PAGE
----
“There’s potentially [an in-house candidate] and we’re looking at outside candidates,” Licht said. “I don’t want to be in any big rush right now, I just want to make sure I get that right. I have a lot of faith in our current group and those guys did a great job and I don’t want to take away anything from them. Jon Robinson, he was great and one of the first guys I went after, but he wasn’t making the picks. It was a collaborative effort and we have a great scouting staff. I have a lot of faith in these guys. We don’t need to make a hire right now.”
• There will be plenty of NFL action this weekend, so stay tuned to PewterReport.com on Saturday for our coverage of the Reese’s Senior Bowl and on Sunday for Pro Bowl coverage. Be sure to visit PewterReport.com on Monday for a brand new 7-Round Bucs Mock Draft, too, and follow us on Twitter at @PewterReport.
Scott Reynolds is in his 23rd year of covering the Tampa Bay Buccaneers as the vice president, publisher and senior Bucs beat writer for PewterReport.com. Author of the popular SR's Fab 5 column on Fridays, Reynolds oversees web development and forges marketing partnerships for PewterReport.com in addition to his editorial duties. A graduate of Kansas State University in 1995, Reynolds enjoys giving back to the community as the defensive line coach for his sons' Pop Warner team, the South Pasco Predators. Reynolds can be reached at: firstname.lastname@example.org
Not sure why the team wouldn’t resign Sterling Moore. While I hope that Verner and Banks can improve off their disastrous seasons, it is clear that Moore was the best CB on the team last year. Importantly, he had decent to very good performances against some top WRs last year like OBJ, Dez, and Julio.
I Agree Bayside4Life.
Because he wants to be a starter, and they think Banks and Verner have higher upsides. Maybe Moore is a personality distraction if he’s not starting. I don’t think this is Licht’s Michael Bennett.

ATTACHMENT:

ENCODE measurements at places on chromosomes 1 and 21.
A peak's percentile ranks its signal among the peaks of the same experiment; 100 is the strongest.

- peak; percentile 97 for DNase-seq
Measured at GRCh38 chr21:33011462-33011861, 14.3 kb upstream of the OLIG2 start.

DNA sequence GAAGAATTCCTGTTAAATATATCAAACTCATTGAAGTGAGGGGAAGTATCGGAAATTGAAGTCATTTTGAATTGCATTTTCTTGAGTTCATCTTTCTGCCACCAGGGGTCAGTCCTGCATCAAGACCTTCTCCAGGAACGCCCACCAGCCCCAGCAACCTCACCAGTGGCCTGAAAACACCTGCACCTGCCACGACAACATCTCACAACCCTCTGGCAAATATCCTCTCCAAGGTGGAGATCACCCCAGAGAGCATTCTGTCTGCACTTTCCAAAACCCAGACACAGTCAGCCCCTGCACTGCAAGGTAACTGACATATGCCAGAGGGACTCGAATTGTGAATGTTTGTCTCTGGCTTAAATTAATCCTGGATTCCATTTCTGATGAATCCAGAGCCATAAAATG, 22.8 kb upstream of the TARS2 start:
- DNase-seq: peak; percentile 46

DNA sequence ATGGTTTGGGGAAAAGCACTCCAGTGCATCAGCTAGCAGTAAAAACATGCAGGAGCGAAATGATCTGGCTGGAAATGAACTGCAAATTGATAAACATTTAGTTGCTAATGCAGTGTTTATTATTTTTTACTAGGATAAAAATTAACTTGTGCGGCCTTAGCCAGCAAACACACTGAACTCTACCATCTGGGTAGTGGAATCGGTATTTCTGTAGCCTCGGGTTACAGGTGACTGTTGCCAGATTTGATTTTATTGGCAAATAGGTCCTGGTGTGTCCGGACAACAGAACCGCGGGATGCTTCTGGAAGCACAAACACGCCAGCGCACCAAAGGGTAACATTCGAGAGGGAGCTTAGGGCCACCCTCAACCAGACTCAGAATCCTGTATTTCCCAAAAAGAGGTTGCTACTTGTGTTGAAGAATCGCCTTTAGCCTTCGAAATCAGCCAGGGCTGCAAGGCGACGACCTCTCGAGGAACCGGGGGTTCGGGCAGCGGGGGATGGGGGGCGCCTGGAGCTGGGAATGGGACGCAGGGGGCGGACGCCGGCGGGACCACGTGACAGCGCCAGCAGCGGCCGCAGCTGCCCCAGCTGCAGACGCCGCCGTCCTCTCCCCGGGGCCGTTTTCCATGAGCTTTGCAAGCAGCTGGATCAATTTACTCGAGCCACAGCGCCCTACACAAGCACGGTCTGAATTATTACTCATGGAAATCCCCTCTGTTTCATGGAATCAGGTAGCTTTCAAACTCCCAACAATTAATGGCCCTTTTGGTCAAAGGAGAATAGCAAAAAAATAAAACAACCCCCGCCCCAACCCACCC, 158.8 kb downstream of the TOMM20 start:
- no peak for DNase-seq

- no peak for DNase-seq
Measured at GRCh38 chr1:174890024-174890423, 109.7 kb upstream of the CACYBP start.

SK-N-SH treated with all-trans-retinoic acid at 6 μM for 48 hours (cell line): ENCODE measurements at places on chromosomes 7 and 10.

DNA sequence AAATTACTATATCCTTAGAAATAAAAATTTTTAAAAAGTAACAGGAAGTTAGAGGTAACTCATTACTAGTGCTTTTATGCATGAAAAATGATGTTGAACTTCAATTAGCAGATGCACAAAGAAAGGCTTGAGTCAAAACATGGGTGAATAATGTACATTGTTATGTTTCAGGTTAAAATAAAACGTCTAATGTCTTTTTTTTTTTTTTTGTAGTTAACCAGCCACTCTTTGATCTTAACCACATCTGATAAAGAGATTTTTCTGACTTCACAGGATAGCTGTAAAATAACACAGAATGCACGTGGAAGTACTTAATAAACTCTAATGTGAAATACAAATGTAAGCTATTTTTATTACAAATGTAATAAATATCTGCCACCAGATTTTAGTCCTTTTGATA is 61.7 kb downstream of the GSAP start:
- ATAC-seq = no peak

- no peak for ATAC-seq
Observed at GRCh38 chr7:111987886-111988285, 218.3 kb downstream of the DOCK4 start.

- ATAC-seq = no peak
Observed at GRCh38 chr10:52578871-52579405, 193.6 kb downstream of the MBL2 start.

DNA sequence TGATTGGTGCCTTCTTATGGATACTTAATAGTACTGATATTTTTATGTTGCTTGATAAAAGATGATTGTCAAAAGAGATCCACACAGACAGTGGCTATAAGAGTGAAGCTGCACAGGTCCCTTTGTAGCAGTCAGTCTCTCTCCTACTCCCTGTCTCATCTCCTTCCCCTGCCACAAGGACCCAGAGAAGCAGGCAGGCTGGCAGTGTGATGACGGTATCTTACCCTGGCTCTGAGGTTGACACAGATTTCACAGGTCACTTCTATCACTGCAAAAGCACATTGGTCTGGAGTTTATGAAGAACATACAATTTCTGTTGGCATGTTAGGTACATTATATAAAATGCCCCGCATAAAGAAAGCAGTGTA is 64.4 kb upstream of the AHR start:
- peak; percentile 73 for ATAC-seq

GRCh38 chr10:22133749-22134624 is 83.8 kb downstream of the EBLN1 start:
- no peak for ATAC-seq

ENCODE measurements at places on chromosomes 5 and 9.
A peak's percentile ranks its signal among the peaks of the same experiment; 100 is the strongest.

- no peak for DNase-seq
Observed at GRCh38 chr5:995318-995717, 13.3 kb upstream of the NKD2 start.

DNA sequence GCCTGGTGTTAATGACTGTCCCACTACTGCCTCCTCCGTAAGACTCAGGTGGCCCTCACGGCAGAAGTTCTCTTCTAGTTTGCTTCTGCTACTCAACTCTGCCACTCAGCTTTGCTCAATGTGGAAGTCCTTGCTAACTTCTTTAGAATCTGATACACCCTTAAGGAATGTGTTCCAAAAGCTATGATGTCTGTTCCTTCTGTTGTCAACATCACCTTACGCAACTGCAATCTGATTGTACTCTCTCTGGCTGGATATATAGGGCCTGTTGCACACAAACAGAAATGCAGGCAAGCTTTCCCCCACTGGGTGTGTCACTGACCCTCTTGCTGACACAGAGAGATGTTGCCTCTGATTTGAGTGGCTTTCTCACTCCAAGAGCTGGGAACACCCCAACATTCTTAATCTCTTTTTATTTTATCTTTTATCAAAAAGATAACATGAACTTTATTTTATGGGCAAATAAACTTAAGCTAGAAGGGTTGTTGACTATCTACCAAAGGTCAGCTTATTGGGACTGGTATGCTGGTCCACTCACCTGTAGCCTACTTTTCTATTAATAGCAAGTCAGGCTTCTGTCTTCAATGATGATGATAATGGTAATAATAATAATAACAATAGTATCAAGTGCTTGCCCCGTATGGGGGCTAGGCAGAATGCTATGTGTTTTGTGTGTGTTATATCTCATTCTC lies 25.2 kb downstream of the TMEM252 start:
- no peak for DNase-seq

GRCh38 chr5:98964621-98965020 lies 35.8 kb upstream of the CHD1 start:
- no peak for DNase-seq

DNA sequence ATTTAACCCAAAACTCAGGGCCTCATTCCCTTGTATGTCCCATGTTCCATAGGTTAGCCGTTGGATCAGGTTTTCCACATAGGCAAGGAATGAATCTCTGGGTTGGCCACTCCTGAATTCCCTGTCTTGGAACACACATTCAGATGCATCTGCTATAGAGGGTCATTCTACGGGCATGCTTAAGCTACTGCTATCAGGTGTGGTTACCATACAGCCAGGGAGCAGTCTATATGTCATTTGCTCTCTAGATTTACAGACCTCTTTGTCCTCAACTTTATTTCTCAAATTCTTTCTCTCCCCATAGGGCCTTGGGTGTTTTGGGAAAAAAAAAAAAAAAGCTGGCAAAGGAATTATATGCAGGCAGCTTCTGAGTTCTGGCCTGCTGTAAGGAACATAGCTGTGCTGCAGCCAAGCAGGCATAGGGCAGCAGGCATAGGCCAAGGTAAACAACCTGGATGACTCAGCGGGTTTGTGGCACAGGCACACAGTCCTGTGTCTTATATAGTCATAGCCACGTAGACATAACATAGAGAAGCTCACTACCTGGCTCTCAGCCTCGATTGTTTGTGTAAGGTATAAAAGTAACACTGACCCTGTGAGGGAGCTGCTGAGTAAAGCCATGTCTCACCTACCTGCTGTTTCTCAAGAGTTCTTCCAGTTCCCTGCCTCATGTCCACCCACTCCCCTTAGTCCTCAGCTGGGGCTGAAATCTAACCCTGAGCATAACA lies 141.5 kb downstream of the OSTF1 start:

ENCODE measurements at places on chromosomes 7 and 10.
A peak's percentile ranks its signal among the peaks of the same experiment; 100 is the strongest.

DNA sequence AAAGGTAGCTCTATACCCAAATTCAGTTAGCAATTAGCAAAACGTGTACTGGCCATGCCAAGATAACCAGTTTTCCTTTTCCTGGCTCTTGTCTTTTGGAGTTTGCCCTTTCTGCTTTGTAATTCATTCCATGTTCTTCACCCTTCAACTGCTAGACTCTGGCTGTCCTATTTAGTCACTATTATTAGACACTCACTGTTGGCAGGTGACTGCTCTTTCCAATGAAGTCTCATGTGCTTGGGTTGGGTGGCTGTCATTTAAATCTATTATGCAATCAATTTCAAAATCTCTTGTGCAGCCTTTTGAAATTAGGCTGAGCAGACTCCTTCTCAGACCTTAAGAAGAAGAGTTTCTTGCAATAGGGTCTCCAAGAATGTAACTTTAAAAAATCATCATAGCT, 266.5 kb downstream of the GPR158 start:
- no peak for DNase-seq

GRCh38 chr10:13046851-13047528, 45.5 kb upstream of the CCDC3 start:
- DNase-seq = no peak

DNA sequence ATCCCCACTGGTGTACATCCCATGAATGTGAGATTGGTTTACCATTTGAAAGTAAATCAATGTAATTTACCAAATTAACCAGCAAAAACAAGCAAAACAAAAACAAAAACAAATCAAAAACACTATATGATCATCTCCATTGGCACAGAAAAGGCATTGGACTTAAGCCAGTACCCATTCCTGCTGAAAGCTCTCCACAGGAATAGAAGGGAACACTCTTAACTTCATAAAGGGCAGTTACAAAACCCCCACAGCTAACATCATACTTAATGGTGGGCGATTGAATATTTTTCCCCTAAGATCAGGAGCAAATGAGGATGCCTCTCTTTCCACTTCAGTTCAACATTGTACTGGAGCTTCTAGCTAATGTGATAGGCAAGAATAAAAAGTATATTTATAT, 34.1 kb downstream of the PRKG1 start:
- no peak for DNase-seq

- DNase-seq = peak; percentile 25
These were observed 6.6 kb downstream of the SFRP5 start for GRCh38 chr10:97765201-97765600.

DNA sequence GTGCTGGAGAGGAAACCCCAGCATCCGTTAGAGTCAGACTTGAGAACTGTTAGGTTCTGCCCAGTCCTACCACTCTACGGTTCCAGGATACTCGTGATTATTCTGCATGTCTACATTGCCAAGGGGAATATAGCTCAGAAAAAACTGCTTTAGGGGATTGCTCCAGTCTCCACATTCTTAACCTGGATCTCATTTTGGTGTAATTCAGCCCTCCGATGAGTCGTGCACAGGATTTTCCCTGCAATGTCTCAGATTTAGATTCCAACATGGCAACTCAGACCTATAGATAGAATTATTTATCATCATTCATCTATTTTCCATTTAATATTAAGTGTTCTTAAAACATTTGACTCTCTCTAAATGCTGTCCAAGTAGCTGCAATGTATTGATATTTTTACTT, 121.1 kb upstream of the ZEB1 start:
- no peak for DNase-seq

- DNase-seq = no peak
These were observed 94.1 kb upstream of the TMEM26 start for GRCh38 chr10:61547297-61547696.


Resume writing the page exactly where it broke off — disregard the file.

Corner, safety, DE, OL and speed receiver. FA and draft should be able to address these needs. I do like what I am hearing about this coaching staff, Offensive and Defense. Go Buc’s…..aim high!!
Great article. Preaching to he choir about Lovie. None of the info surprises me one bit. He was a terrible coach and coordinator here. You never know what people are really thinking, but no way you can convince me his heart was still in coaching. Too much money to pass up I guess. Anyways that’s the past I’m not going to beat a dead horse.
I love all the moves from players to coaches and I am genuinely the most excited I’ve been as a Bucs fan in a long time! Go Bucs! I think sterling Moore would have been good for depth at CB but his salary was likely too high to justify. I junk our CBS will be fine if we can get a pass rush his year. Maybe one lock down CB in draft too.
Fab 3. NFL personnel saying the same thing the Red Board was saying. Why strip play calling duties from Frasier after the defense was improving the year before? LOLovie
Just excited to see Licht have a Free Agency where he’s able to pick the most talented players and not guys that are “scheme fits.” Sterling Moore def deserves another contract as he had a solid year despite the issues in the secondary.
I think it is wise of Mr. Licht to keep Glennon. You look at what happened to Dallas when Romo went down. I think they would of easily won the East except for Romo’s injury. Yet, I also hear Mr. Licht telling the other teams that if you want Glennon, you have to make a sensational offer. Go Bucs!
WHERE’S THE CHAT ROOM?